Confessions of an Anti-Vegan
Ian Thomas Young
I was never able to look at Veganism or even Vegetarianism in an objective way because I viewed them as animal rights activists for PETA. Don’t be offended (I am just being honest) but the word ‘Vegan’ always conjured up images of unhinged zealots throwing red paint on passersby wearing furs, and hippies meditating at a raw foods retreat. Also, because of their hatred of meat and dairy consumption PETA funds various medical professionals and authors to encourage them to write books and make videos on eating approaches that disavow the eating of animals or animal byproducts which impugns the purity of the author’s motives and diminishing their credibility.
It shouldn’t come as a surprise then that open-minded foodies and those investigating healthy eating approaches immediately reject proponents of alternative diets when it’s discovered PETA funds them. And even if PETA isn’t involved, as you read the books of some of those counseling a vegetarian/fruitarian/vegan eating discipline they will romanticize about a world without animal consumption and the benefits that will reap for everything from a greener environment to the slowing of climate change to the abolition of wars. Not that those ideals are bad but what some see as politics will taint the health component of the message in their minds.
But, I know a few vegetarians and vegans and it’s apparent to me that they must be doing some things right. All of them are slim, healthy-looking , and of normal to above mental acuity based on the conversations I’ve had with them. And, this is the kicker, they are all physically active. They run or go to the gym regularly. That’s not exactly the pale, weak, frail, underweight, brain-addled picture I had constructed in my mind of them.
There are many diets and eating approaches and some of them work. One size doesn’t fit all, though. We are all different. We have different genetic backgrounds, cultures, food sensitivities, different blood types, and different medical needs. But even if giving up meat and dairy is too extreme of a change, cutting down on saturated fat will always be a good idea. As an example, I tried the Paleo and Atkins approaches which involved eating an obnoxious amount of meat. After a couple of weeks following those regimens I felt sick which was disheartening because I LOVE meat. After that, I decided to seriously cut down the regular quantity of meat I eat and I feel so much better. And even if I went veggie I would have to stay away from wheat and grains because they play havoc with my body.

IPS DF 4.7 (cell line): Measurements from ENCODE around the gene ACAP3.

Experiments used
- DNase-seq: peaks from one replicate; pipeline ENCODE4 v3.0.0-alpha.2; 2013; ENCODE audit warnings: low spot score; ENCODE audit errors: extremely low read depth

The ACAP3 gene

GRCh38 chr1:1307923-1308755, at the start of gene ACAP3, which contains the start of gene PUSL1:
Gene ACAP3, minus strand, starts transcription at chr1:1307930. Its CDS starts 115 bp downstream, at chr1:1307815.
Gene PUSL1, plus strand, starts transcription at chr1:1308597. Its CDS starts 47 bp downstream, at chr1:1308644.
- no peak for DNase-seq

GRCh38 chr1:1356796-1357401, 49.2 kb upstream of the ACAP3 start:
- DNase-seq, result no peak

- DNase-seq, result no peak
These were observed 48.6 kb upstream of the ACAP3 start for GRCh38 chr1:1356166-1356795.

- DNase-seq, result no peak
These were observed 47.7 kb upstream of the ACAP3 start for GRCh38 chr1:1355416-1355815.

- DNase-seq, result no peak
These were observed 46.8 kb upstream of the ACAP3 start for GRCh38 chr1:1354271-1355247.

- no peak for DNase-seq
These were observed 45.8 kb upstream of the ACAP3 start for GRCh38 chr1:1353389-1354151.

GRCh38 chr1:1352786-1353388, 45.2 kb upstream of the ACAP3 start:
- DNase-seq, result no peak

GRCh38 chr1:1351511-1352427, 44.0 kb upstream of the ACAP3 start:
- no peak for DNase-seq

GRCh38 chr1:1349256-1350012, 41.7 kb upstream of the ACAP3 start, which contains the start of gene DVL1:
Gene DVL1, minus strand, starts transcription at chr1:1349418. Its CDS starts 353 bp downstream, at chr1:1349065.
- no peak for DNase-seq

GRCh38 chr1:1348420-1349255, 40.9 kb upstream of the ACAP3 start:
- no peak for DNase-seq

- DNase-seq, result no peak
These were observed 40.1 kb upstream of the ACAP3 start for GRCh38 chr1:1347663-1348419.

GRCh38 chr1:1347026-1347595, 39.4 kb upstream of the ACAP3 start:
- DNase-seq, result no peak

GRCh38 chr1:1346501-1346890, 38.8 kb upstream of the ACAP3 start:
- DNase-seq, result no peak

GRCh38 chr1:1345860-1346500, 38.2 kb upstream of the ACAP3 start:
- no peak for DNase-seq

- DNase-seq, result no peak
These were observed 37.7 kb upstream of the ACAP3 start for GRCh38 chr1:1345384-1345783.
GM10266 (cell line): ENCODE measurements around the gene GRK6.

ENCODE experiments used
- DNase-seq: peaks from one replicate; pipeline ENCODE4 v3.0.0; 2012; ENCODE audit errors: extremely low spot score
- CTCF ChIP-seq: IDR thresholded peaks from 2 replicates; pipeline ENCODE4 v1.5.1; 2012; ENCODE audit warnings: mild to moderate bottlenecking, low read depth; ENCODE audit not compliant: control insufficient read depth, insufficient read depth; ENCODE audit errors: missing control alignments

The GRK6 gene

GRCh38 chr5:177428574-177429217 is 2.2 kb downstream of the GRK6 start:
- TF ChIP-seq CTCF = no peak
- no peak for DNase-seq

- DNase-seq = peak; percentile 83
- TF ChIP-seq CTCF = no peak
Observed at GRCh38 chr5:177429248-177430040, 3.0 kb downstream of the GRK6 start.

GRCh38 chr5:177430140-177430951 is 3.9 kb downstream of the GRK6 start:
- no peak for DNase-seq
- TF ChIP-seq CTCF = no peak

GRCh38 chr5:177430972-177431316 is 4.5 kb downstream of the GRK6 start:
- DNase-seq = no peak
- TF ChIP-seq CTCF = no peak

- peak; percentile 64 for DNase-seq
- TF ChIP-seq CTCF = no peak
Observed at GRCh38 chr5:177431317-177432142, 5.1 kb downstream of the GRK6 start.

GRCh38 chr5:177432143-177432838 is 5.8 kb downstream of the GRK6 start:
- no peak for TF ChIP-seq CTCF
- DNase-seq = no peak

And like all diets, there are the cheaters who give the diet a bad name. Vegans need to stay away from fatty processed foods and too much bread which are easy to over eat. Eating too much fruit because of the sugars can be an issue too. Ovo-lacto vegetarians need to be careful not to eat too much cheese as well. That’s why there are some chubby veggy-peeps. But those that are careful quickly lose weight which means that the vegetarian/vegan diet maybe a great first line of action for the morbidly obese. After they slim down they can incorporate some meat and dairy if they so choose.
Vegetarians and Vegans need to make sure they have enough omega 3s and Vitamin B12. Ground flax seed for omega 3 if they won’t eat fish and B12 supplementation to bring down levels of heart-attack causing homocysteine which are very high among vegans especially. They also need to fastidiously watch they are eating enough iron-rich vegetables or supplement to be sure. It would be prudent for them to have their blood tested for proper levels of iron, B12, homocysteine etc.
One interesting takeaway from my research that could be good to follow no matter what your eating approach is this: If you eat a lot of fat you should minimize your eating of carbs, and if you eat a lot of carbs you should minimize the consumption of fat. The body metabolizes your food much better if you do that. Which might explain why many on both sides of the Low Carb/High Fat, and the High Carb/Low Fat debate report success.
And, obviously, when changing to a wildly different diet you should always consult a doctor especially if you are a diabetic or taking medications for other ailments.